Dead fish in your audience?

AudienceYou have just spent hours preparing your presentation. Your results are excellent and your slides are top of the line.

And yet, your audience is giving you the blank stare of a bunch of dead fish.Zero interaction. Why, though? How could you possibly pull them in?

Here are 3 important tips, listing the top one first.

1. Be excited yourself

Don’t be thrown off your game. You’d be astonished by how quickly an audience will take on a presenter’s vibe. You need to be excited on stage. How else can you expect your audience to get revved up about your topic unless you’re the first to do just that?

Don’t be intimidated by blank stares and subzero interaction, but be excited about those amazing results or the story you are sharing. Being excited will help in more ways than you can imagine: use it to cover up your nerves; people will have an easier time believing and trusting you if you believe and trust your own words. This may just snap them out of those blank stares.

2. Connect with your audience

Take a quick break from your story to find out what it is your audience wants to learn or what their concerns are. Ask them questions during your presentation. There is a reason why they are in the room: most likely they want to learn something from you.

But if you continue talking for twenty minutes about the color of your door, when your audience is only interested in the production process of the hinges, then you have lost them for good. Your presentation only becomes relevant for your audience, once you being addressing what is of interest to them. Failing to do so will have them popping up smartphones and laptops. Or worse, give you the dead fish stare.

Perhaps a more scientific example than doors and hinges?

  • If your audience wants to find out how polluted the air is in Brussels, then don’t delve into the working of your new measuring device.
  • If your audience wants to know more about the impact of cantilevers and gantries in traffic, then don’t cover the history of the traffic sign. (Cantilevers and gantries are two types of road signs used to regulate traffic. The things I pick up while teaching workshops to researchers :-))

3. Focus

Don’t expect an audience to continue being interested in 10 topics plus 37 subtopics. Why not stick to 3? Again, you have to be excited. And how could you even be excited about 10 topics plus 37 subtopics?

Just imagine a travel journalist being utterly ravished about each and every little spot he shares with you. This person would quickly lose his credibility and your attention. Drop the topics your audience and you are not passionate about, or touch upon them only briefly.

A classic example of this is Steve Jobs’ presentation of his new MacBook Air in 2008. This device is powerful, to say the least, and yet Jobs simply pulls the laptop out of a manilla envelope to focus on just one thing: how slender and light it is. And this is clearly very exciting to him.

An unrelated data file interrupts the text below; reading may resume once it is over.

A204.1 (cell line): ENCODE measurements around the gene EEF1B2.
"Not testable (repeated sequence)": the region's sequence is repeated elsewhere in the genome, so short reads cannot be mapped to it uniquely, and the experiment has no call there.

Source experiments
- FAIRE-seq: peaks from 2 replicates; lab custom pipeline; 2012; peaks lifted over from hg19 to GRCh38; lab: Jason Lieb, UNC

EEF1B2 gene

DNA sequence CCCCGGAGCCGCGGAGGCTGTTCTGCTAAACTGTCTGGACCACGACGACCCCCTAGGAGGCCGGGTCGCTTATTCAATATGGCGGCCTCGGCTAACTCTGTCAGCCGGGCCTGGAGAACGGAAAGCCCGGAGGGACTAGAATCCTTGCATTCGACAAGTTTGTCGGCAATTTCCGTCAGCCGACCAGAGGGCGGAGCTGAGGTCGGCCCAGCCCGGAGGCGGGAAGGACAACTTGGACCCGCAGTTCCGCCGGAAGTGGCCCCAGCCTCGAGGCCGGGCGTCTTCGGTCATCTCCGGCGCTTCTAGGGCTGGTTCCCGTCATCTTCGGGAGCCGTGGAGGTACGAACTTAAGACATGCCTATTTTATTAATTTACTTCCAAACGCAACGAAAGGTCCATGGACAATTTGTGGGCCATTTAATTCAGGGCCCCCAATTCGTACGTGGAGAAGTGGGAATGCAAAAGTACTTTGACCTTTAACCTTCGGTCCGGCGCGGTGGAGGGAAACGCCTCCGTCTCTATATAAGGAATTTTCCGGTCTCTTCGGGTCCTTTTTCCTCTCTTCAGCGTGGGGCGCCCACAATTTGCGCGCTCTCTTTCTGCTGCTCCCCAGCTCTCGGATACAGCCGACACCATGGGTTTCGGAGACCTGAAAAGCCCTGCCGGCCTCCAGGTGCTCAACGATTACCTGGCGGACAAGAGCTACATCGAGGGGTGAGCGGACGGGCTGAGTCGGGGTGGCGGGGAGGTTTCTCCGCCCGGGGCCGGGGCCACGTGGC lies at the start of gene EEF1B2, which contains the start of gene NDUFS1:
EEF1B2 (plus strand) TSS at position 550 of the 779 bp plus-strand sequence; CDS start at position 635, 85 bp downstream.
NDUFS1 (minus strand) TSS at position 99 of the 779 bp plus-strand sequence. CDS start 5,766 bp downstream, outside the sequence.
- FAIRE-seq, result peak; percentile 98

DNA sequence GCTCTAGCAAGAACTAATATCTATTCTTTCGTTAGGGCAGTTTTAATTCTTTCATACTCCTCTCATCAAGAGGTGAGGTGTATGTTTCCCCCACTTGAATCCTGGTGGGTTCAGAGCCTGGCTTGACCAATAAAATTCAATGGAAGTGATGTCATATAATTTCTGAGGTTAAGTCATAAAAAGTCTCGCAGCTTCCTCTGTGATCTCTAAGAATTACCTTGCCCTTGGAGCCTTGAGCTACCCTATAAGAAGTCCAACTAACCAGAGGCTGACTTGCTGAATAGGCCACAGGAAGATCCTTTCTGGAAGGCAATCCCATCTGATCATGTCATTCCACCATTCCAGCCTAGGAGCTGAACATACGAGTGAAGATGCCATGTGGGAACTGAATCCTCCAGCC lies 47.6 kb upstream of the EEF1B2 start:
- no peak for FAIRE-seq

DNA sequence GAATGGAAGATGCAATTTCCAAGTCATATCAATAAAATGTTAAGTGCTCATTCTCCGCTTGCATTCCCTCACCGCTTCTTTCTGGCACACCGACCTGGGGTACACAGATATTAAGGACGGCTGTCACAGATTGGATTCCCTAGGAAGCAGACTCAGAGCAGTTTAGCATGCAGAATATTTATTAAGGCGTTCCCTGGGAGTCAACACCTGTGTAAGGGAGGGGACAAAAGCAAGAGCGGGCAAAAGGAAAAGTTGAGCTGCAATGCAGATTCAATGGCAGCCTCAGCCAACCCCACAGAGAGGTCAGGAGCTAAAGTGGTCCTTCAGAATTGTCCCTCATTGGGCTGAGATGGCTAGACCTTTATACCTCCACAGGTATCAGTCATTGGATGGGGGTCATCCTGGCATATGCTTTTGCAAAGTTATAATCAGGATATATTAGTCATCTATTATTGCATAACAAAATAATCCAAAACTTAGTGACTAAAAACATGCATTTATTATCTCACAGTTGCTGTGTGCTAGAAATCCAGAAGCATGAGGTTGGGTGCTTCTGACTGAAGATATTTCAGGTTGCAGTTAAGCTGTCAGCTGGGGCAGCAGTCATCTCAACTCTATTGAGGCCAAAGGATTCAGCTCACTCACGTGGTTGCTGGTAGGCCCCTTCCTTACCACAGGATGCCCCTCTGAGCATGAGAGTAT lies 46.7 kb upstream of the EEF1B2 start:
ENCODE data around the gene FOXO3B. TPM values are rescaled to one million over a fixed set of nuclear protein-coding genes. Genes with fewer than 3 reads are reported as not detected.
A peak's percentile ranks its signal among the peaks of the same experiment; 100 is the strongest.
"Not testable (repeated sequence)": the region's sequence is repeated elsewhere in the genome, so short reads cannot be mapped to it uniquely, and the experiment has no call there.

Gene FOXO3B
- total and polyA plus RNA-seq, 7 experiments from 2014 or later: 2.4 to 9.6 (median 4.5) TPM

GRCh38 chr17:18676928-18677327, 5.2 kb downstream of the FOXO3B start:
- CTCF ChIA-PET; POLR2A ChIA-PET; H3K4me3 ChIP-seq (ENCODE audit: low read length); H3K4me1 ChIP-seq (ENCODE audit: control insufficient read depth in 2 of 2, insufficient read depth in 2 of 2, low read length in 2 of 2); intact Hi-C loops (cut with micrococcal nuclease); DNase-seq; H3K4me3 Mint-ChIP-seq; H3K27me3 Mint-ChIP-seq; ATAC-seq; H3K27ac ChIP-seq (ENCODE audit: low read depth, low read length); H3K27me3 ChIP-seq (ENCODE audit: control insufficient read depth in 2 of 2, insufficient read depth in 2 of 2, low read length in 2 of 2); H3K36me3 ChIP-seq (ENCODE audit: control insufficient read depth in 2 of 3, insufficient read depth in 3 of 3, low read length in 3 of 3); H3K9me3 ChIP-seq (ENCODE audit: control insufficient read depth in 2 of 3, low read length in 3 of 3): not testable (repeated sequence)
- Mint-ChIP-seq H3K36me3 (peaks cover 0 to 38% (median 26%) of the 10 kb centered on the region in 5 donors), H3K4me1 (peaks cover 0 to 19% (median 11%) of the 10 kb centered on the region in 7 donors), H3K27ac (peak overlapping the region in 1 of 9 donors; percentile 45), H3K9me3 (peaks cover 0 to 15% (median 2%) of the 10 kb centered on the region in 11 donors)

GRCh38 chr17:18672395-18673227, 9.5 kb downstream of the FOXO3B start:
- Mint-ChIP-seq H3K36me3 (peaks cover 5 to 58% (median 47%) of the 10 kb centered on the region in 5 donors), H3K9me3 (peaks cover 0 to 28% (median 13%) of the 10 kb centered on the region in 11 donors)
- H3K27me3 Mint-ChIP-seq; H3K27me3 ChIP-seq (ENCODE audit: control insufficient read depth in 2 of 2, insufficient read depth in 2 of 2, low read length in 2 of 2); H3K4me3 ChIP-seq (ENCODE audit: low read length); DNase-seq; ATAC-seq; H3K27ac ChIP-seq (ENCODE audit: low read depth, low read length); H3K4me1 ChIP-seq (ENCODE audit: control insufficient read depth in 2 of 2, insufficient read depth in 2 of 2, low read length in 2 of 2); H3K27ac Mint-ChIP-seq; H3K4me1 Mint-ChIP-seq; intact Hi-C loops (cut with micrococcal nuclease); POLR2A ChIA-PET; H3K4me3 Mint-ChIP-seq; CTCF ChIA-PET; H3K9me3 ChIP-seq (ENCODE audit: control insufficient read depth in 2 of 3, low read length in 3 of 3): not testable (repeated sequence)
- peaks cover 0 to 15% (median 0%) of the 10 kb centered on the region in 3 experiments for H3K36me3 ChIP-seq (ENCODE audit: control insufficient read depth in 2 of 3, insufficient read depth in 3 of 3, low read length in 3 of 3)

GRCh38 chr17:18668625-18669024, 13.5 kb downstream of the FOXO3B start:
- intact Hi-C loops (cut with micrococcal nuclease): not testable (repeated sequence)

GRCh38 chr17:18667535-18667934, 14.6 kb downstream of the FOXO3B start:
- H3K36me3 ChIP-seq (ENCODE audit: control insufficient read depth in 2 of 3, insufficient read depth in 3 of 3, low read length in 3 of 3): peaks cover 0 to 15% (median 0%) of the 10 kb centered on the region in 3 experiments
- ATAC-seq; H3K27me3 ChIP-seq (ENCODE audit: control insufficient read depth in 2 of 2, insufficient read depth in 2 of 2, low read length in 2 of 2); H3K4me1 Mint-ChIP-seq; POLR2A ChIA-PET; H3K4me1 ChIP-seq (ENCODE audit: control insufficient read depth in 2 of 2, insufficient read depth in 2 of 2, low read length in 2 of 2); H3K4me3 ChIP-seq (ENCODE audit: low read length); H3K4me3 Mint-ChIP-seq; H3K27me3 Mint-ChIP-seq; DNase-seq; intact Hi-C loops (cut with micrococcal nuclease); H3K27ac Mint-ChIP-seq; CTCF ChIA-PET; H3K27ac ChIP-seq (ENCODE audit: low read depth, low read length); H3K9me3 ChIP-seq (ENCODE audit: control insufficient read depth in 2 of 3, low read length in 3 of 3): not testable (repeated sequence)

Following his presentation, the audience went home with just one thought on their mind: ‘Wow, did you see how slender and light that thing was?’. If Jobs had zoomed in on several (technical) properties of the MacBook Air, he would definitely not have generated this reaction.

If you don’t focus, people will lose the bigger picture and drift off. By focusing on three things at the most, you are giving your audience a clear message for them to reflect upon and form an opinion on.

Note: this is not to say that your audience should automatically agree with your ideas. Creating an interested and eager audience is not the same as convincing them of your thoughts. Instead, what counts is them actively being a part of the discussion and following along.

A more scientific example than a MacBook Air?

  • A presentation without focus sounds like this: “There are 9 ways to curb population growth, and I’d like to discuss them each in detail for the next 20 minutes.
  • A presentation with focus sounds like this: “We can curb population growth by battling child mortality, and this is what I will be talking to you about for the next 20 minutes.”

Dead fish, after all?

Are there dead fish among your audience, after all? Don’t let them trick you into rattling off your presentation, showing no further interest in your audience.

Have you been talking for a while? Why not take a quick break. No time for a break? Try to jump-start your audience by firing some questions at them. Show them a relevant video fragment, share something funny, create an assignment or drop a discussion-provoking statement.

This may just do the trick and jolt them back awake.

Good luck!

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4 extra tips & tricks for researchers
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